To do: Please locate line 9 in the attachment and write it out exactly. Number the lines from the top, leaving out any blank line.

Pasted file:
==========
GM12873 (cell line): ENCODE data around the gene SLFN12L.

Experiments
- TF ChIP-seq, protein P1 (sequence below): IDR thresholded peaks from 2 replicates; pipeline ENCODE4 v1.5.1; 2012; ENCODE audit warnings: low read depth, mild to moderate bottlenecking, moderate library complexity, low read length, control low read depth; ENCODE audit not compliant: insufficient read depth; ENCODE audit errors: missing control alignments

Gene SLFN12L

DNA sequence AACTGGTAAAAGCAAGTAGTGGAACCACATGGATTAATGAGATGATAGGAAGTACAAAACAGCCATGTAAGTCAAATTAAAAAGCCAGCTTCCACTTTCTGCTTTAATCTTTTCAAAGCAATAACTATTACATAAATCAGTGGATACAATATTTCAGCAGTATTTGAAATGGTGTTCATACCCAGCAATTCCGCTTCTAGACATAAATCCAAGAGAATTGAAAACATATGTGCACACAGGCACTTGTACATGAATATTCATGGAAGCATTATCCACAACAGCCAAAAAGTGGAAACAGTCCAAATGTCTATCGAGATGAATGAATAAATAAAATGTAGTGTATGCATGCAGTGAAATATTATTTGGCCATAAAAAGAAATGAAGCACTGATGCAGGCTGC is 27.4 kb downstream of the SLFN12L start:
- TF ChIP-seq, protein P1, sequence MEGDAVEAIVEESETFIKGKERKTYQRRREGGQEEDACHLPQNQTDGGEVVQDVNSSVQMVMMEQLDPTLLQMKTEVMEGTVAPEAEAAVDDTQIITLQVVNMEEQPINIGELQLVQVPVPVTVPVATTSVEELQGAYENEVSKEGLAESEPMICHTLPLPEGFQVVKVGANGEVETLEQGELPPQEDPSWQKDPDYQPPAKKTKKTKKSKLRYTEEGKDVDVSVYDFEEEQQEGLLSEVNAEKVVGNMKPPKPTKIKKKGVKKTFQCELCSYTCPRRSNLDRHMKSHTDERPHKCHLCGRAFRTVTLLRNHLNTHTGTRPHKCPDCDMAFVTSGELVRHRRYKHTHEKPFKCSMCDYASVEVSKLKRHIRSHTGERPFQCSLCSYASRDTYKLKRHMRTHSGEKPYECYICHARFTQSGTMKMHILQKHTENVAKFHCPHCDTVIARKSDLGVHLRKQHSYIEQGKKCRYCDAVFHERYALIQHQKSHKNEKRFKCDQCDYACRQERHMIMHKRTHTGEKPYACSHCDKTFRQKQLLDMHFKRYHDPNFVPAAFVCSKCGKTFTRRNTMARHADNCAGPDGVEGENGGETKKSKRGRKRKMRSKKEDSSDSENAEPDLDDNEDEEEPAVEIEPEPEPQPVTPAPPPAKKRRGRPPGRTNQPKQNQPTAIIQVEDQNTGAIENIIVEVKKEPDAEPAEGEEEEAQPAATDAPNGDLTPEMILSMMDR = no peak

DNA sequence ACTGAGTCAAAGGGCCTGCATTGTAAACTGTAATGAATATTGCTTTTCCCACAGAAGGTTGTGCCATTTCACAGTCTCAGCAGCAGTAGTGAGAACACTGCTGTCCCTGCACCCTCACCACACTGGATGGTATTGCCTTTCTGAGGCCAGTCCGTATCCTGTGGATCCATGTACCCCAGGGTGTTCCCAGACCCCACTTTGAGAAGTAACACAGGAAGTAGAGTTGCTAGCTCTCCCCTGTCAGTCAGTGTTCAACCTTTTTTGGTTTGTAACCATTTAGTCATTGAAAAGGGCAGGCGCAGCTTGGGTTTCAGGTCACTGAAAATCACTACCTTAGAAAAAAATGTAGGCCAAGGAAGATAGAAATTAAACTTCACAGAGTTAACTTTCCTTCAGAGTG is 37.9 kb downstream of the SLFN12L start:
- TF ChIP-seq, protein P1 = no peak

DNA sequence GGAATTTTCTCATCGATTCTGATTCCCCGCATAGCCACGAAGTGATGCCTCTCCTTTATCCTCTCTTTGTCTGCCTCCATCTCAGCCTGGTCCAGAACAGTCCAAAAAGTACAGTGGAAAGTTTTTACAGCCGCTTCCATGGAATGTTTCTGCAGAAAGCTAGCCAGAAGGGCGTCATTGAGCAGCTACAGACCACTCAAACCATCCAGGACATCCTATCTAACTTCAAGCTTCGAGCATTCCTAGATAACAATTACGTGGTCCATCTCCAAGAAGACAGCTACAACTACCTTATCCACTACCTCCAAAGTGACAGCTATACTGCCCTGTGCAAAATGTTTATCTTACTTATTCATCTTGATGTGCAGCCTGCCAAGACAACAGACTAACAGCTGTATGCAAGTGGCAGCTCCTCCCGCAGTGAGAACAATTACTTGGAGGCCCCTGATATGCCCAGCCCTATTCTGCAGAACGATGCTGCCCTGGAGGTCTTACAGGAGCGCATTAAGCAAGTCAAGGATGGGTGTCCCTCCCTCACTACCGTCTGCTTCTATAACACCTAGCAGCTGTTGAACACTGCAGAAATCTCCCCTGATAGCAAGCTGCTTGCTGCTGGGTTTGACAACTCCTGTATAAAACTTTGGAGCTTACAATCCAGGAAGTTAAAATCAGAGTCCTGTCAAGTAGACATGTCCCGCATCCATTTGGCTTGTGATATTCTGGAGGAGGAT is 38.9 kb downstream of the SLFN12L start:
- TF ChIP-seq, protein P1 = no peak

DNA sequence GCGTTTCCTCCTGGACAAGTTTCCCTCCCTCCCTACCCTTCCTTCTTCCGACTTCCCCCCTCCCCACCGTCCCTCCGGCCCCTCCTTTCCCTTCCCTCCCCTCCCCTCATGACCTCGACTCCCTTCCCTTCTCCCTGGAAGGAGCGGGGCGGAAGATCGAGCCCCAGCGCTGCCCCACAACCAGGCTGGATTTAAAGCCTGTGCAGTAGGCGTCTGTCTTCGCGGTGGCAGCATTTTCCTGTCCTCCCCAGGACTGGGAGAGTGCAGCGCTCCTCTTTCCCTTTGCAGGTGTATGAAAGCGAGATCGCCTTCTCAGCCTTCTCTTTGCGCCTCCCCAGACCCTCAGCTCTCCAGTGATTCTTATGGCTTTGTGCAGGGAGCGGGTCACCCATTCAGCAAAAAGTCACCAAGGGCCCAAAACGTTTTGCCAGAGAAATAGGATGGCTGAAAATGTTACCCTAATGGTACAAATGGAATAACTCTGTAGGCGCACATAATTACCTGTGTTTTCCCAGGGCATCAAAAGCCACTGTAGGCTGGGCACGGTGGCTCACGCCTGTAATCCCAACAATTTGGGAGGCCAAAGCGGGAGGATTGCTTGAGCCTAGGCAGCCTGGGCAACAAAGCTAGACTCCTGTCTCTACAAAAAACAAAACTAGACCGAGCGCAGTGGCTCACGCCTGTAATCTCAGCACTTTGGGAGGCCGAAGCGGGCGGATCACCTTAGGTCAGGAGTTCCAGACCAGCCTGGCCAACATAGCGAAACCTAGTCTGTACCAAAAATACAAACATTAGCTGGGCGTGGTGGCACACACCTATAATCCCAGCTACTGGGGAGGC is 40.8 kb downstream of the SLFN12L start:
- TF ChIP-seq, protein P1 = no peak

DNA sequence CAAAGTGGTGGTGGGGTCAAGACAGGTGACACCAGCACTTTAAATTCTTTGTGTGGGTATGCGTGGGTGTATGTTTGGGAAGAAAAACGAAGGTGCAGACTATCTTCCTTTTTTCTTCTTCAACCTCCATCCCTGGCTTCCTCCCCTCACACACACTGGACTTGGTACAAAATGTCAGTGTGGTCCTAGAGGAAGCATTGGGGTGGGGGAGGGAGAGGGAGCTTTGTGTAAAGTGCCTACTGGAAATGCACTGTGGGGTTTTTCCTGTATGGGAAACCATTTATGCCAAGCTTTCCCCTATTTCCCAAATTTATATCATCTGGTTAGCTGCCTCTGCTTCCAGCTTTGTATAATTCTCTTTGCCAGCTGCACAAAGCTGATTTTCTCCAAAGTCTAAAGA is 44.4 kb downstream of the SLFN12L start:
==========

DNA sequence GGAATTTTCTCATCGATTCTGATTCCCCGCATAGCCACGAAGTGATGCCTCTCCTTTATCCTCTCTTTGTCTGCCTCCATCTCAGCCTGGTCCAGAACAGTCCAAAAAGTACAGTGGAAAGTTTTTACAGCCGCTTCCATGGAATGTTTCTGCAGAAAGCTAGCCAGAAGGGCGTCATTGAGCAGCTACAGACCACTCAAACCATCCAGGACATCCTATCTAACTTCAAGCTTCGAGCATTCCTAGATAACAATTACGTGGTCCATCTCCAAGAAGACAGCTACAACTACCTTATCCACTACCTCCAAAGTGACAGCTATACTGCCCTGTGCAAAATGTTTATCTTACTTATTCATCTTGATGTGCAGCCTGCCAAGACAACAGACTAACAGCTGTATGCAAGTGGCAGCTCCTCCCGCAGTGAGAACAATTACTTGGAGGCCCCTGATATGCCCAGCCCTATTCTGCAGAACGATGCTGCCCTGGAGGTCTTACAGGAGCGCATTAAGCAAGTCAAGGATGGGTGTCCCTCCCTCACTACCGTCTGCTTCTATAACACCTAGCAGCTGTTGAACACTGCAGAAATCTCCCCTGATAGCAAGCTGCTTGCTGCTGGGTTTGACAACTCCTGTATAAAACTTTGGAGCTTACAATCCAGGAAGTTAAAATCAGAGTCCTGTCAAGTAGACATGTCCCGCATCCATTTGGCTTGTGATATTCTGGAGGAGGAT is 38.9 kb downstream of the SLFN12L start: